But it is not only environmentalism that these new social movements are nourishing. His other great source of inspiration, explicit or not, comes from the least integrated and modern enclaves of the world, from the forgotten civilizational reserves of humanity: the Indian peoples. These indigenous cultures, speaking about 5,000 different languages, not only make up the cultural diversity of the human race, their territories are considered strategic because they coincide with the biologically richest areas of the planet (Toledo, 2000). In many cases, they are also the owners of huge tracts of forests or jungles, or of the water factories that, miles down, are used in cities and industry.
His main contribution, however, is ideological and spiritual. The Indian peoples maintain a vision of the world that the rationalist and utilitarian perception that prevails in industrial spaces no longer has. For indigenous cultures, nature is not only a respectable source of production, it is the center of the universe, the nucleus of culture and the origin of ethnic identity.
And in the essence of this deep bond prevails the perception that all things, living and non-living, are intrinsically linked with the human. Therefore, every day a greater number of indigenous peoples are launched to play the games of political ecology, and reciprocally more and more contingents of environmentalists, conservationists and green consumers, put their efforts in the struggles for the defense of culture , community self-management and their territories. Ecology and Indianness, far from being disparate protest movements, weave and weave the principles of the same utopia, feeding in the process the perspective of a different modernity.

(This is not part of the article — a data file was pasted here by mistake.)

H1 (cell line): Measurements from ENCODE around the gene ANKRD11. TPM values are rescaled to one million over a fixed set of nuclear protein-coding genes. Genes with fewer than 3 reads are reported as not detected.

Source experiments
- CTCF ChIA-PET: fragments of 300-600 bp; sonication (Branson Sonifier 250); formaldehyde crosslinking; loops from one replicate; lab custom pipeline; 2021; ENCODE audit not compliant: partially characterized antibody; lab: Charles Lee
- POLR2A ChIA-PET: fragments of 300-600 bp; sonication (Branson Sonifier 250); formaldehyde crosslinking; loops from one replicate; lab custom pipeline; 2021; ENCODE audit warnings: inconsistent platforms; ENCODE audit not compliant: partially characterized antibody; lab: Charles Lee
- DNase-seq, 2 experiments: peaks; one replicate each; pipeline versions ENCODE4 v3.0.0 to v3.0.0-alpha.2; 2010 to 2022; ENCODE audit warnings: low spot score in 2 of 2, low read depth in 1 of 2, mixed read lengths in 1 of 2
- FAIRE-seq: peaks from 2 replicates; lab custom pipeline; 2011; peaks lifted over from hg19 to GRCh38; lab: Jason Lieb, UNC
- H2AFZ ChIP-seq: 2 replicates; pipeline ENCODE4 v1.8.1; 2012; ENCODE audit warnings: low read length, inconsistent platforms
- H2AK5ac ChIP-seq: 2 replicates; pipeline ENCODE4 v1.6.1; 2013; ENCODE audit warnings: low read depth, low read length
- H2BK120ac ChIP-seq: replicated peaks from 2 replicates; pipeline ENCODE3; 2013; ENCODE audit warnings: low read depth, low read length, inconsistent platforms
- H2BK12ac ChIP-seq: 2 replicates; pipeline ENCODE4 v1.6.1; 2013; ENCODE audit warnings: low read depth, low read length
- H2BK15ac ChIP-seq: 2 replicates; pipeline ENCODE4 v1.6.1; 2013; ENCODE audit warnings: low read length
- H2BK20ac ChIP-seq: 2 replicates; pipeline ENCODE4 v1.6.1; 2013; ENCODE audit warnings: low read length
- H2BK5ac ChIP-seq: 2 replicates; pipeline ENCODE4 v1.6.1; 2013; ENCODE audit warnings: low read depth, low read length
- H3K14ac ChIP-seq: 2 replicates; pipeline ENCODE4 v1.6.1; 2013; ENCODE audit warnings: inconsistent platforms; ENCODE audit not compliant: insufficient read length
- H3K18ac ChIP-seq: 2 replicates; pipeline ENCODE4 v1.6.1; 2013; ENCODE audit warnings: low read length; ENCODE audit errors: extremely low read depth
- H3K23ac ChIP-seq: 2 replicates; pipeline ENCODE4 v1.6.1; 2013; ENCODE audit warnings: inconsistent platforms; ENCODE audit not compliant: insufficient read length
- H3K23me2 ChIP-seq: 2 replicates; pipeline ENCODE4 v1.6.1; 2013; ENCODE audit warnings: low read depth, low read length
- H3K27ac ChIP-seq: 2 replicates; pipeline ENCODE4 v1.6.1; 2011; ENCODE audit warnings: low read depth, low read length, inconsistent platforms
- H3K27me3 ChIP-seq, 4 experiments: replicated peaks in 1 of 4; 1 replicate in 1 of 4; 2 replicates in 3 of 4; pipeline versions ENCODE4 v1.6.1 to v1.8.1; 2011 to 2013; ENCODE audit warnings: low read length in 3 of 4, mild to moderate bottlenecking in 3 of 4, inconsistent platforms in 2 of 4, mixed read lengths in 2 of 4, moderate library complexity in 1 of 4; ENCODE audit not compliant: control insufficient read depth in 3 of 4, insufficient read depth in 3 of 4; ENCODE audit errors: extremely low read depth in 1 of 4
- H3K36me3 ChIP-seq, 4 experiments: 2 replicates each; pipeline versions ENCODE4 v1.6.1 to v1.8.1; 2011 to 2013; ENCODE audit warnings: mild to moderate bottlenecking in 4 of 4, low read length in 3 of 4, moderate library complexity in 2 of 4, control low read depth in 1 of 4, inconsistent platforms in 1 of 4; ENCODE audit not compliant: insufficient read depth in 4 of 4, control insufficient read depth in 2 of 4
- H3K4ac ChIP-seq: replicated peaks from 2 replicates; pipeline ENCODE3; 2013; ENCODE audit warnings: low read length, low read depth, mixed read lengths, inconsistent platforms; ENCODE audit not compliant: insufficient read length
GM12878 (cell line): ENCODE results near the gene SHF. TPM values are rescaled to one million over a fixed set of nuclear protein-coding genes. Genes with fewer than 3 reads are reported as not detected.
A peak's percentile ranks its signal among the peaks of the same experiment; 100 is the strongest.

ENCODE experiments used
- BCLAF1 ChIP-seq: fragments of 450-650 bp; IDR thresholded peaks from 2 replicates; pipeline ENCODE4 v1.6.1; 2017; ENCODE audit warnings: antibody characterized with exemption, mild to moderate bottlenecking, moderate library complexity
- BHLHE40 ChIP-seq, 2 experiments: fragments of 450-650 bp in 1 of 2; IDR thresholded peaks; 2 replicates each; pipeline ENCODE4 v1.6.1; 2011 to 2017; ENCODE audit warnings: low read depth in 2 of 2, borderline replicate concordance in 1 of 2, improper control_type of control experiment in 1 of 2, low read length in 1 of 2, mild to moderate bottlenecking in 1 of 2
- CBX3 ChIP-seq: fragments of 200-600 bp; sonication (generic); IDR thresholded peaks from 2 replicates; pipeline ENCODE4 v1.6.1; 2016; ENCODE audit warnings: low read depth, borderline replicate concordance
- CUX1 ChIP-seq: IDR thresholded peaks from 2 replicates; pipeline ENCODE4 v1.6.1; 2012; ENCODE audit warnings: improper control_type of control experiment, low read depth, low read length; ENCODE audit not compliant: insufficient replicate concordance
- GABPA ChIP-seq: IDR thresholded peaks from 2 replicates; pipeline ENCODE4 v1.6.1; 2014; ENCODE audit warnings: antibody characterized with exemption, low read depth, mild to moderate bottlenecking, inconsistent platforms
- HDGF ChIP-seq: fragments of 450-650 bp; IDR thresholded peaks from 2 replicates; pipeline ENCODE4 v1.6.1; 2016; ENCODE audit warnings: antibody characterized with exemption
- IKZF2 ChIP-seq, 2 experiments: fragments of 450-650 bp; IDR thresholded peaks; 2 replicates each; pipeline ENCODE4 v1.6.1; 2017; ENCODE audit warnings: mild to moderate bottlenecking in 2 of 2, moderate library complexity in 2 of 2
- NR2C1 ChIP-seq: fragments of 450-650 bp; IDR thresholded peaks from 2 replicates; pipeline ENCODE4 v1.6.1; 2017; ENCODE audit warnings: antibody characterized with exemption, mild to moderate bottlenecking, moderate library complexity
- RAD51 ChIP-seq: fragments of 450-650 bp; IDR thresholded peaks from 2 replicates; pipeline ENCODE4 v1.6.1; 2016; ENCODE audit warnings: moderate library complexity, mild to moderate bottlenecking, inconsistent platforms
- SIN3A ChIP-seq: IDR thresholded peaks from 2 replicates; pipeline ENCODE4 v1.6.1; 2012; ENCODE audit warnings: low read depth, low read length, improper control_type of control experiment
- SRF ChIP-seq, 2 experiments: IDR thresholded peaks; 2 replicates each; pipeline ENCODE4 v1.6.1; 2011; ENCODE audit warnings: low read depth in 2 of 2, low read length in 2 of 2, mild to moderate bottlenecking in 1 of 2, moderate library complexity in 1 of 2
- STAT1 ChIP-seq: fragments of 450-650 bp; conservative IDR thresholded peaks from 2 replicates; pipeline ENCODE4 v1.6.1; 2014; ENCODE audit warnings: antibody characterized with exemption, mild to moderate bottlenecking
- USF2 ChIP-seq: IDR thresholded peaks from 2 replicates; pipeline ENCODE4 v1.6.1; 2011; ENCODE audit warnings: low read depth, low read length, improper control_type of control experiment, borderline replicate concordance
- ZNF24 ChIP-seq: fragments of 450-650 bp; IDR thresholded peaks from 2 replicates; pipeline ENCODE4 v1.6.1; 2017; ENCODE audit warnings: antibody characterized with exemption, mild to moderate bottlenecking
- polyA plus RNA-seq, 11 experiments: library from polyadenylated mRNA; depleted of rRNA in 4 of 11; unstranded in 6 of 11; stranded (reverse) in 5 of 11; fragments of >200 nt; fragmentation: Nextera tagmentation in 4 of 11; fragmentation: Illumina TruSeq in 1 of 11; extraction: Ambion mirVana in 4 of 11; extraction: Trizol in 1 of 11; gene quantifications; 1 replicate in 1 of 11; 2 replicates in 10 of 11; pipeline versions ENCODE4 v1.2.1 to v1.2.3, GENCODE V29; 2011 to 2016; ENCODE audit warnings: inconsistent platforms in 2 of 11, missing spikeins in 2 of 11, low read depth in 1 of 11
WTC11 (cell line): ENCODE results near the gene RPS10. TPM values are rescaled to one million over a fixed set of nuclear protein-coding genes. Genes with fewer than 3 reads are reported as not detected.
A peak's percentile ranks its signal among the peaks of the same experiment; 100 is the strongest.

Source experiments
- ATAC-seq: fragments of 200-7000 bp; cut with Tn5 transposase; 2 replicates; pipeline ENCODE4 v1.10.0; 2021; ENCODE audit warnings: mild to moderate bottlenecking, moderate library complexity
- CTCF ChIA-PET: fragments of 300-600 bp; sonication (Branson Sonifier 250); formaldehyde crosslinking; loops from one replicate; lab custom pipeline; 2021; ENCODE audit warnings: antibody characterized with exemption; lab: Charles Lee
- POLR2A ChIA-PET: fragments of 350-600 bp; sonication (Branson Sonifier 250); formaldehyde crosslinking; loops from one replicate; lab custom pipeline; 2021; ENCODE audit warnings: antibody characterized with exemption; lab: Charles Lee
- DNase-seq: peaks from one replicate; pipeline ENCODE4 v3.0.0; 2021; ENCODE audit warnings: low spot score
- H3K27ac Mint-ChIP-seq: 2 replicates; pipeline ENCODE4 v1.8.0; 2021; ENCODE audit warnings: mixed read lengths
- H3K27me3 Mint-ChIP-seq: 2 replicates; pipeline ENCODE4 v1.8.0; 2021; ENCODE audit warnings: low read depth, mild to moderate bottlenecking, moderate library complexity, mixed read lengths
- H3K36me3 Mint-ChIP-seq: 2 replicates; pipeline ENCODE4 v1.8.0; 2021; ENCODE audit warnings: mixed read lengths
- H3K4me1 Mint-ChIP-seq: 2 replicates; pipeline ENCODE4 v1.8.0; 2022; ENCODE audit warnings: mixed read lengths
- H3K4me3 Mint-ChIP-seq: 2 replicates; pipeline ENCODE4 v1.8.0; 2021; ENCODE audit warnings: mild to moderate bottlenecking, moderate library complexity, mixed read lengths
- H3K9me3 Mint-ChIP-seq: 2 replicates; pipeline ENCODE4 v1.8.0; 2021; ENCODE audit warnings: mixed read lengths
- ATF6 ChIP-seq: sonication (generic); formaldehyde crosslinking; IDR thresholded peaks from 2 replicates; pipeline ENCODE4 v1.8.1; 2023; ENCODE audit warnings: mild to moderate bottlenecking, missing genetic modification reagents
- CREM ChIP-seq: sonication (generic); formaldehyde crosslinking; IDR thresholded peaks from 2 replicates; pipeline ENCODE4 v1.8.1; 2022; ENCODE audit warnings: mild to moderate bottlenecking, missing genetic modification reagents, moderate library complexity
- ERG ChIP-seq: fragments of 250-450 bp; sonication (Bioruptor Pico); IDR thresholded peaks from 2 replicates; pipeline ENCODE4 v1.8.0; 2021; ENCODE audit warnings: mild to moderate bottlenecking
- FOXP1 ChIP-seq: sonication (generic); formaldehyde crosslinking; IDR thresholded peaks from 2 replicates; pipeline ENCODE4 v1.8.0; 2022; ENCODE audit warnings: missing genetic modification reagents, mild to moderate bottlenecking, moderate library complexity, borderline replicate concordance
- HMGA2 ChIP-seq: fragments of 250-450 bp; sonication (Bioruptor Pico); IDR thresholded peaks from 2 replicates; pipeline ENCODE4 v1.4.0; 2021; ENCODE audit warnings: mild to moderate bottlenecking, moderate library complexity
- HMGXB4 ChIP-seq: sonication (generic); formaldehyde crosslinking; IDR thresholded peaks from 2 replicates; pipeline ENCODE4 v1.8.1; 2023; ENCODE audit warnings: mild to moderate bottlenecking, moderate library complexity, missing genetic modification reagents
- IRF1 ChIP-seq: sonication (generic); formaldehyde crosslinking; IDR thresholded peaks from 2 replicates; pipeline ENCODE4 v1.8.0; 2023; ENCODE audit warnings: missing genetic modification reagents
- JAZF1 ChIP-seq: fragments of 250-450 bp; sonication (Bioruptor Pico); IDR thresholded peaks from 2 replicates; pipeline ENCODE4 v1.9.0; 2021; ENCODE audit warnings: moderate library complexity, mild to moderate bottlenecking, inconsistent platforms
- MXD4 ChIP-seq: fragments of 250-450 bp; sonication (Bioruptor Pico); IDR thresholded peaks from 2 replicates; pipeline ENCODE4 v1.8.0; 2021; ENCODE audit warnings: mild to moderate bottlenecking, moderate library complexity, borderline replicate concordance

And not only from spirituality and reverence for tradition, memory and the natural world, these new currents are being fed. Also of a new type of scientific, technical and humanistic knowledge, more flexible, less ethereal and more earthly, much more determined by the needs of people, less conditioned by scientific elites, or as A. Koestler (1981) would say, by the "academic cavemen." 66 And it is that in the heat of social struggles, a new army of scientists (natural and social), technicians, humanists, educators, pedagogues and philosophers have burst, sometimes with epistemological violence, in the current scenario of knowledge (see Feyerabend, 1982; Thuillier, 1990; Morin, 2001; Funtowicz and Ravetz, 1993; Leff, 2000). And they are the ones who are breaking the monopoly of culture, subverting the canons of theoretical and methodological orthodoxy, daring to walk along the new paths that common sense marks, denouncing the moral corruption of institutions and scientists at the service of war and the market, dirtying reflective activity in the mud of the pottery construction of a new utopia.
The battle is not only epistemological, it is also one of scientific and technological policy, and ultimately of projects and institutions. If in 1992, during the "Earth Summit" in Rio de Janeiro, the world shook with the parallel presence of about 9,000 social organizations from 167 countries that brought 25,000 militants seeking an "alternative modernity to the beaches of Flamengo ”(This impulse managed to temporarily connect 17,000 organizations around the world through the internet), ten years later the World Social Forum held in Porto Alegre brought together more than 50,000 participants from all over the planet, in the search for a different society, in the construction of a new utopia. And it is that as Tomás R. Villasante (1995) affirms “… all the imperial or global systems that have existed have always incubated in their interior alternative experiences that have led them, sooner or later, to other alternatives of society.”
By Víctor M. Toledo
From the book ECOLOGY, SPIRITUALITY AND KNOWLEDGE -from the risk society to the sustainable society-